How Much Should Your Music Student Practice?

Today's guest post is by Beth Varela at MakeMusic Inc.

girl violin_practice

As a teacher: I'm a private instructor, teaching roughly 35 private students in piano, keyboard, and/or drum set performance weekly. I also coach an additional 25 students weekly who are preparing to perform with the School of Rock. I'm often asked from both parents and music students: How much time should be spent practicing?

Your, or your child's, instructor may have recommended guidelines, and I do not mean to override the suggestions made by the instructor you work closest with. But if you remain unclear on how much a music student should practice and are open to hearing few perspectives on this matter, this post is for you.

Some of us (myself included) remember taking lessons when we were young and hearing that our instructors expect us to practice for 30 minutes a day when we're 10 years old. Then, when we start preparing for college, we are expected to practice for 2 hours every day. My solution to finding the right amount of practice hours each day/week is a little different, and my answer is always the same.

"Practice as long as you can stay focused. After you lose focus, you are just building bad habits," I say. Then I recommend the book The Talent Code by Daniel Coyle.

Some students, and this is not unique by age, can only focus for 15 minutes. Other students, like me, can practice for more than three hours before coming up for air and realizing they're late for dinner (annoying for those who wish to have dinner with me). Whether the student is in their practice space for a few minutes daily or for hours on end, the important thing is to realize that when that student loses focus, it's time to allow that break.

Another perspective: I take cello lessons from a fantastic teacher whose time is very valuable to me. I'm also overbooked, like a lot of music students, so my practice time is in danger of being brushed aside. Here's my personal way of tracking how much I practice. I write the date next to an assigned tune each time I practice it (or write it in my practice journal if I'm using SmartMusic). It doesn't matter if I've practiced that tune for 15 minutes, for 2 hours, or even 2 separate times that same day... I've marked the date, and I've honestly only practiced as long as I can stay focused. When my next lesson comes around, I can see right away why I'm better at certain tunes/passages than others. I count the number of dates I've got in that margin, and realize that perhaps I need to practice more or less in certain areas.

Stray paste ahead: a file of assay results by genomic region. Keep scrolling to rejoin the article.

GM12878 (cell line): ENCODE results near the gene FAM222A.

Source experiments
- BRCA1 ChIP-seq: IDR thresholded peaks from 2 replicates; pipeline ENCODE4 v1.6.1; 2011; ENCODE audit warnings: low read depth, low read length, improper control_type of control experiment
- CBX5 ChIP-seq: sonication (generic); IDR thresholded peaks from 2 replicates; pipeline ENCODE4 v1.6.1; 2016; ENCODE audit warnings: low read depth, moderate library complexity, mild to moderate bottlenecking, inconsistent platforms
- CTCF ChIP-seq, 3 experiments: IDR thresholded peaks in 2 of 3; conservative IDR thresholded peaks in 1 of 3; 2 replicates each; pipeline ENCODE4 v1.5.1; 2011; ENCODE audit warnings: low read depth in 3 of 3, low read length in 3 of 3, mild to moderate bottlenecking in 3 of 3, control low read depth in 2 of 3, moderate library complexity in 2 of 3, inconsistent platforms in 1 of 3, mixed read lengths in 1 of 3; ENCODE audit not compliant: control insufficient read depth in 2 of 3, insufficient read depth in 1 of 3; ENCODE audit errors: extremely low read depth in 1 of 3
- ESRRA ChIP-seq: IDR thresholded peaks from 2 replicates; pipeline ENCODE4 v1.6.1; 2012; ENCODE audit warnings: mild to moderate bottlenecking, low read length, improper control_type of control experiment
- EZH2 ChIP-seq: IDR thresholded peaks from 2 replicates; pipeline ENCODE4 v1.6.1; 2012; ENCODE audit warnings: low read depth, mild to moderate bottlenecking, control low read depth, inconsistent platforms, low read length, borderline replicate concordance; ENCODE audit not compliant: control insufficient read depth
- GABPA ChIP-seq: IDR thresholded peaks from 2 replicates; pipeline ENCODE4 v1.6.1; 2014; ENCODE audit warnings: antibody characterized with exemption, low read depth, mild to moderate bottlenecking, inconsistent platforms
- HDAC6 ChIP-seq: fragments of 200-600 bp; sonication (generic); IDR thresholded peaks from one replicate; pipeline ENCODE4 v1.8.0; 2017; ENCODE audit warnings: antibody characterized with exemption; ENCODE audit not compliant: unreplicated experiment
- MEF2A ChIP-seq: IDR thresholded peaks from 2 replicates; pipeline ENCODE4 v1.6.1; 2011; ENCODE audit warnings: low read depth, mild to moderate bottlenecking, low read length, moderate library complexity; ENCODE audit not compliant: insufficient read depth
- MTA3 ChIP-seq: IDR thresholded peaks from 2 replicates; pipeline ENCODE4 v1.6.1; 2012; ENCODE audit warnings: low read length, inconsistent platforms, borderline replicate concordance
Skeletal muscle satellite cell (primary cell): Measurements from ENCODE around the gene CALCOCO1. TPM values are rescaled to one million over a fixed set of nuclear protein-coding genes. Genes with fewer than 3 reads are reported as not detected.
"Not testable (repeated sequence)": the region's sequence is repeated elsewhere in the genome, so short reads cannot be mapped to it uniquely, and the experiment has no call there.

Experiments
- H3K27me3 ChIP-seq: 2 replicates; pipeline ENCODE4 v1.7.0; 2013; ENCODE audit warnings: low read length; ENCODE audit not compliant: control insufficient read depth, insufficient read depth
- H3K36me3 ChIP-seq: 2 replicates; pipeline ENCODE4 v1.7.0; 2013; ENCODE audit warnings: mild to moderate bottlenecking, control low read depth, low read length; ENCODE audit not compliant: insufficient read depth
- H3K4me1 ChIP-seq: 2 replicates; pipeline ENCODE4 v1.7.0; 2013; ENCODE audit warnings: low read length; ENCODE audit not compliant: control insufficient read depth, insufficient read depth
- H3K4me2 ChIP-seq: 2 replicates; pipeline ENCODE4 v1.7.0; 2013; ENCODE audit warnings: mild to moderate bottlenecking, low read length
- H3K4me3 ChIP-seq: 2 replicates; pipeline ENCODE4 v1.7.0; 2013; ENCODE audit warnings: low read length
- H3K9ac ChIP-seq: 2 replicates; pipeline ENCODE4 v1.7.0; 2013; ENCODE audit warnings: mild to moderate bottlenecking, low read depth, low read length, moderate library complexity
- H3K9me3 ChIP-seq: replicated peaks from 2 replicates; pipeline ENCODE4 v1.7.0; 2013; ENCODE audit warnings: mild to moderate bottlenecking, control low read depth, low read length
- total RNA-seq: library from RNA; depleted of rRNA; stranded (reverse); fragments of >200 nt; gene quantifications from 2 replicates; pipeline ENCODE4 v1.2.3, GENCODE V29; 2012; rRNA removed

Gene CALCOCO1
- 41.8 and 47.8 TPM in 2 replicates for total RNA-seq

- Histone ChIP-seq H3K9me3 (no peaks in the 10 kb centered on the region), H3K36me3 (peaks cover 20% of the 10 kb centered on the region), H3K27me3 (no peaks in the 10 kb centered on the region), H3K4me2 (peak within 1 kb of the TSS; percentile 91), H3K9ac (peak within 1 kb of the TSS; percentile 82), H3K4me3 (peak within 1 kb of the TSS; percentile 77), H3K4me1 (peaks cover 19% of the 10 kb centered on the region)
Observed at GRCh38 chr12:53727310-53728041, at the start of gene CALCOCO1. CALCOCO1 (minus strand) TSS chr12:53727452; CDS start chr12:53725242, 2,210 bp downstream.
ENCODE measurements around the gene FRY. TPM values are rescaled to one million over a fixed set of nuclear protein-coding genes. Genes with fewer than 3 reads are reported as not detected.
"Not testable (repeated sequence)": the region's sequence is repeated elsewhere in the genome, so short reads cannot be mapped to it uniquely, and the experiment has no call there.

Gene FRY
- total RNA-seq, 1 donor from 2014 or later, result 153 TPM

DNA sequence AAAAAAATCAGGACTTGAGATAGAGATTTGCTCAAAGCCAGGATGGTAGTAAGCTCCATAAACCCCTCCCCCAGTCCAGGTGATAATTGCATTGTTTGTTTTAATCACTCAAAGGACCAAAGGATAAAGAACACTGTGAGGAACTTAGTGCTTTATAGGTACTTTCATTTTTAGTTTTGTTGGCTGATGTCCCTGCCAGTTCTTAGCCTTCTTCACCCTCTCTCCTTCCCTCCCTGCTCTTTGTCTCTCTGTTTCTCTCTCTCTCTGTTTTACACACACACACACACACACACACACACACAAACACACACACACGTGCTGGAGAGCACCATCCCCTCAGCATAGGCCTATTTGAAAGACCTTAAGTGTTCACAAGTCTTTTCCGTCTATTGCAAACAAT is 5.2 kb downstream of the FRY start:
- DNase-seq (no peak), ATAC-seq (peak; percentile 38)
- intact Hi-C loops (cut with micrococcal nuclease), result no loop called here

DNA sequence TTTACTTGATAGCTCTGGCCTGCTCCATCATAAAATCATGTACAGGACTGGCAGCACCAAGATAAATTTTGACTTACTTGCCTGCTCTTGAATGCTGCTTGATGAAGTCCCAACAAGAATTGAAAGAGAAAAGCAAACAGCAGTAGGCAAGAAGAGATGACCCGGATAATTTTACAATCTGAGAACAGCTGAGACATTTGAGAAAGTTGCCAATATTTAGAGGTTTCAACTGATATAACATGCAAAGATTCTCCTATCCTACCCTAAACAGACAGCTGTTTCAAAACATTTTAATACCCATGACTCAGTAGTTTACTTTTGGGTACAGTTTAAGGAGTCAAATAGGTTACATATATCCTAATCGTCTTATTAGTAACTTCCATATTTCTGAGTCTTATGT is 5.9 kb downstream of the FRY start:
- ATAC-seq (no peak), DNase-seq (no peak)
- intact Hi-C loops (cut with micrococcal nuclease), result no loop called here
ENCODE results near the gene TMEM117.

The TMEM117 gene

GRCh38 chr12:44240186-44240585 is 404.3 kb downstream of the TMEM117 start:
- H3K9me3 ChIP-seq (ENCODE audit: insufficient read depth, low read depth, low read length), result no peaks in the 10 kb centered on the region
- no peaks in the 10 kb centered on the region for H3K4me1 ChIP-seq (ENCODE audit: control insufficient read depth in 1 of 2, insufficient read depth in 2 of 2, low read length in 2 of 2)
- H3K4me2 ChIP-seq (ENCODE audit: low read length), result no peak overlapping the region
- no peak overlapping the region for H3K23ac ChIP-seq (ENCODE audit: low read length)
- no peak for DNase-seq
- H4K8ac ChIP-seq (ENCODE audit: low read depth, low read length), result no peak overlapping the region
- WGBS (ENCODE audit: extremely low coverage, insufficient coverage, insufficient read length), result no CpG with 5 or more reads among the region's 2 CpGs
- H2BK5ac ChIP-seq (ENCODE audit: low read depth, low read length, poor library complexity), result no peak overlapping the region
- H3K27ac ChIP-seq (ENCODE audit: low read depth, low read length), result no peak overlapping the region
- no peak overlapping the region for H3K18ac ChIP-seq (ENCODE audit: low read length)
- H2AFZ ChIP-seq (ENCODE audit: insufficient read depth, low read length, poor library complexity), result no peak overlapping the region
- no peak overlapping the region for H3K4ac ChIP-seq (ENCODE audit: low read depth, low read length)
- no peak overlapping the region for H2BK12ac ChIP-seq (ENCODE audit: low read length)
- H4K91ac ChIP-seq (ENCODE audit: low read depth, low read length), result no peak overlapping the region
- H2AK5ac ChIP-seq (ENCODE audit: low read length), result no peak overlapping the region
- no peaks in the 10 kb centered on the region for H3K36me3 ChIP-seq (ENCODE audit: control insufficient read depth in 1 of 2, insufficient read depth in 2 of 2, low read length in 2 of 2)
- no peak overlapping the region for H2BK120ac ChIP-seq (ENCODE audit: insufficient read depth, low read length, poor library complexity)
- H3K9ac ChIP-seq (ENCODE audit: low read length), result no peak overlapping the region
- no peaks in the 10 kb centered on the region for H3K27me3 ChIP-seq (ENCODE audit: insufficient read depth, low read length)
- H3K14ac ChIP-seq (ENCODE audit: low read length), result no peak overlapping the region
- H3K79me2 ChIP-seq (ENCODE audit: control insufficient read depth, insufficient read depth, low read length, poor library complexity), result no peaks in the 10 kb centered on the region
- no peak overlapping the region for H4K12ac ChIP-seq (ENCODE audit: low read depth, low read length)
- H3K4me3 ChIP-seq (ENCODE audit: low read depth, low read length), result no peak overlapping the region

Perhaps my tips will also work for you or your music student. I'd love to hear how this school year goes. Share your comments right here in this blog and I'll be happy to chat!

Warm regards,


Beth VarelaAbout the Author: Beth Varela is a private instructor and show director at the School of Rock, teaching music performance, composition, piano, keyboards, and drum set. She is also a beginning cello student. Additionally, Beth is the digital marketing manager at MakeMusic, Inc. (makers of SmartMusic and Finale). You can find her on Twitter at @ervarela.

One thought on “How Much Should Your Music Student Practice?

  1. Sometimes, for me, getting students the music they want entails me transcribing a particular pop song for them, that involves a lot of decisions for me about trying to be true to the original melody so the students can play along with the track (key, rhythm, register, etc) or transpose the piece to an easier key and with a simplified rhythm which will enable them to play it more easily. Sometimes giving them a very difficult transcription which is clearly beyond their current abilities is an excellent motivator, and sometimes it isnt, every student is a unique individual who responds to a wide range of positive or negative reinforcements- some will rise to the challenge and work their butts off to be able to conquer the piece and some will curl up in a little tearful ball and quit. One parent came up with an excellent motivator for her daughter (who was a very commercially minded girl), she paid her $5 for every day that she practiced on her own for 30 minutes or more- but at the end of the week the child had to pay for her lesson herself. Pretty quickly the student realized that if she practiced 7 days a week she would be turning a $10 profit weekly, and promptly doubled her efforts at home. Everyone is different, and part of our job as teachers is learning what makes each pupil tick, and helping them develop good discipline which will reward them with a wealth of achievements, both in music and life.

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